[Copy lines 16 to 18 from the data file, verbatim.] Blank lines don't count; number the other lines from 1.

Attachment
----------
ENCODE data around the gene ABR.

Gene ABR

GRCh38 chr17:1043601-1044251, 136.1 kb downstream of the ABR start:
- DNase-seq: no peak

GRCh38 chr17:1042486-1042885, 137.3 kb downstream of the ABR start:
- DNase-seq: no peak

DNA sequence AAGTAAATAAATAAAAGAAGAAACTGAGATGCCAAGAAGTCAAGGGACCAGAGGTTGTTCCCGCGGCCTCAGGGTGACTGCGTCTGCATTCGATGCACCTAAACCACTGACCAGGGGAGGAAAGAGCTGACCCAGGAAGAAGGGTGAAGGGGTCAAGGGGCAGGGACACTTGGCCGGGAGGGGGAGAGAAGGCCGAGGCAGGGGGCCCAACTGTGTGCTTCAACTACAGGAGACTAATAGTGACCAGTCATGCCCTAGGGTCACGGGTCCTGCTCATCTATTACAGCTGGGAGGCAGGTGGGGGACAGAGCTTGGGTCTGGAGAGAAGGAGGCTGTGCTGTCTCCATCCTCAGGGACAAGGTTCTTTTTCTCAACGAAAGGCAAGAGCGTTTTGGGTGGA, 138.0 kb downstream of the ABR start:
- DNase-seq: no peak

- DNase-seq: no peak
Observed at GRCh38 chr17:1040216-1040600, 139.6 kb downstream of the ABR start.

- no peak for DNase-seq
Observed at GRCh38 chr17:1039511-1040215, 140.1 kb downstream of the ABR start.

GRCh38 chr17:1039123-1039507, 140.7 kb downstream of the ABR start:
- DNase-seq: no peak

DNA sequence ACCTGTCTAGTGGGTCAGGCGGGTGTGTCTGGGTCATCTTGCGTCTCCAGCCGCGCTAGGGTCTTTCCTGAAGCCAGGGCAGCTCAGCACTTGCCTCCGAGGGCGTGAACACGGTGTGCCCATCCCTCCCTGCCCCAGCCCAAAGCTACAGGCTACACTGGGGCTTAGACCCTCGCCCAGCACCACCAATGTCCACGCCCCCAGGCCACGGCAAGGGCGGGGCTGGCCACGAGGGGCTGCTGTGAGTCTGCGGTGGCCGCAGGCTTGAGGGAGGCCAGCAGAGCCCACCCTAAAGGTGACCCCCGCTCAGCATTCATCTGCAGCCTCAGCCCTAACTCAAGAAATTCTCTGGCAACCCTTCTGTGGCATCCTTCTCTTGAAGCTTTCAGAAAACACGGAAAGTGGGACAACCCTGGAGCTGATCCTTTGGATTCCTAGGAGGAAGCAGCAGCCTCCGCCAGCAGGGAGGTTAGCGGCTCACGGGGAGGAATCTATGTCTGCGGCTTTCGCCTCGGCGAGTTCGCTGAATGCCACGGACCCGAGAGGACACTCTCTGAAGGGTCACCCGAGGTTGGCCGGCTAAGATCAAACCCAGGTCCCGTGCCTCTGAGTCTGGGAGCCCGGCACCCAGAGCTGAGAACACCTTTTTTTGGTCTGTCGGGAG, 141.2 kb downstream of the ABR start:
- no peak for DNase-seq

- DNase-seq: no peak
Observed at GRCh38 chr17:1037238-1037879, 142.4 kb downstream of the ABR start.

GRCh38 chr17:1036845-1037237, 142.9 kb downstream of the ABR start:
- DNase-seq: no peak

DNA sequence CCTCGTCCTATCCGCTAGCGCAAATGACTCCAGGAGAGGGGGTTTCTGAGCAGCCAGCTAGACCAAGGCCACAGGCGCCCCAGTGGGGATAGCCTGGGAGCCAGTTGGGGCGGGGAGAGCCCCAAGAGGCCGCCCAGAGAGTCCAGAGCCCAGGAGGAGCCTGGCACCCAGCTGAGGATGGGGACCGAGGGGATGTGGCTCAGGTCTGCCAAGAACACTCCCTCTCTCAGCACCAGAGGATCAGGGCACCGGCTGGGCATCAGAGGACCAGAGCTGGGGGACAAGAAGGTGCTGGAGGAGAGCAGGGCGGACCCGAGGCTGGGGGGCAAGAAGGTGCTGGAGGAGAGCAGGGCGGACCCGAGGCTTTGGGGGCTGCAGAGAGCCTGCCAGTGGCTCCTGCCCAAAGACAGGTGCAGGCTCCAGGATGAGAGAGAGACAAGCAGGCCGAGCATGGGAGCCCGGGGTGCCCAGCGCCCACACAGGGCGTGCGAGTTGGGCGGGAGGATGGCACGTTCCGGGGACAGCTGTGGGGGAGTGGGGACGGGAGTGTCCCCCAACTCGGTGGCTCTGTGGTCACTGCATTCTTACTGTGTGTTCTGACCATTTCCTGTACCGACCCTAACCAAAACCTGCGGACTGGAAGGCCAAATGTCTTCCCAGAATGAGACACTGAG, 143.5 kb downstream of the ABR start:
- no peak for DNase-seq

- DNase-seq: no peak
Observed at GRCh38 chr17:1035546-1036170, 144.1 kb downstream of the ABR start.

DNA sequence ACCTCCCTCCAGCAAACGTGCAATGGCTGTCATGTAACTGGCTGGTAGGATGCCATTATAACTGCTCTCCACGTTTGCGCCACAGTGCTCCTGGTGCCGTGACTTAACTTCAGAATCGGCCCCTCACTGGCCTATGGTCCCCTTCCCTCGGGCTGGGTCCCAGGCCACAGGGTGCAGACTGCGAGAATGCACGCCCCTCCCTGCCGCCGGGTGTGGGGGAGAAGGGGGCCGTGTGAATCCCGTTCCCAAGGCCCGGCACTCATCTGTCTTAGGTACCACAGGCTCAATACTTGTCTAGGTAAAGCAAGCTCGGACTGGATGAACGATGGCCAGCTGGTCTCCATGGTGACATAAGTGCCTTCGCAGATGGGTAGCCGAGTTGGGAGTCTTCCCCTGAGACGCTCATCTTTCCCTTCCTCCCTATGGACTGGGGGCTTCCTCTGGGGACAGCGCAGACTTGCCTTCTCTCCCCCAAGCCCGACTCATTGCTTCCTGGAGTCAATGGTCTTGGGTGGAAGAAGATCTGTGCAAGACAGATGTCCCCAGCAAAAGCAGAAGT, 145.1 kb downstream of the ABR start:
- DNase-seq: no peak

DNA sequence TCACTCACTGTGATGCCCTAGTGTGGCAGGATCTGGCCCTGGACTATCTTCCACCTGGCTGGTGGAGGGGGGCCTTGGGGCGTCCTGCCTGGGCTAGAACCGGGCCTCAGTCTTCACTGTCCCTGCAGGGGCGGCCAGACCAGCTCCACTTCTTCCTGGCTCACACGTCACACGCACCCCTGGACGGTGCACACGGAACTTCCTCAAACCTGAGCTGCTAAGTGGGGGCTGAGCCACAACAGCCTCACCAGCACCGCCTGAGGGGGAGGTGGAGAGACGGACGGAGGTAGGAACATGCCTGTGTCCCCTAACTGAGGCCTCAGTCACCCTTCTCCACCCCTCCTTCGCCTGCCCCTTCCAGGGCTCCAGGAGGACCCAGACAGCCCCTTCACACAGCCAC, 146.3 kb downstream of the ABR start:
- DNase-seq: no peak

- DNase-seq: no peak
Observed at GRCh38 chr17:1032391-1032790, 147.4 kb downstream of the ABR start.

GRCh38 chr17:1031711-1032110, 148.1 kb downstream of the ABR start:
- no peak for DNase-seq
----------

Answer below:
- no peak for DNase-seq

- DNase-seq: no peak
Observed at GRCh38 chr17:1037238-1037879, 142.4 kb downstream of the ABR start.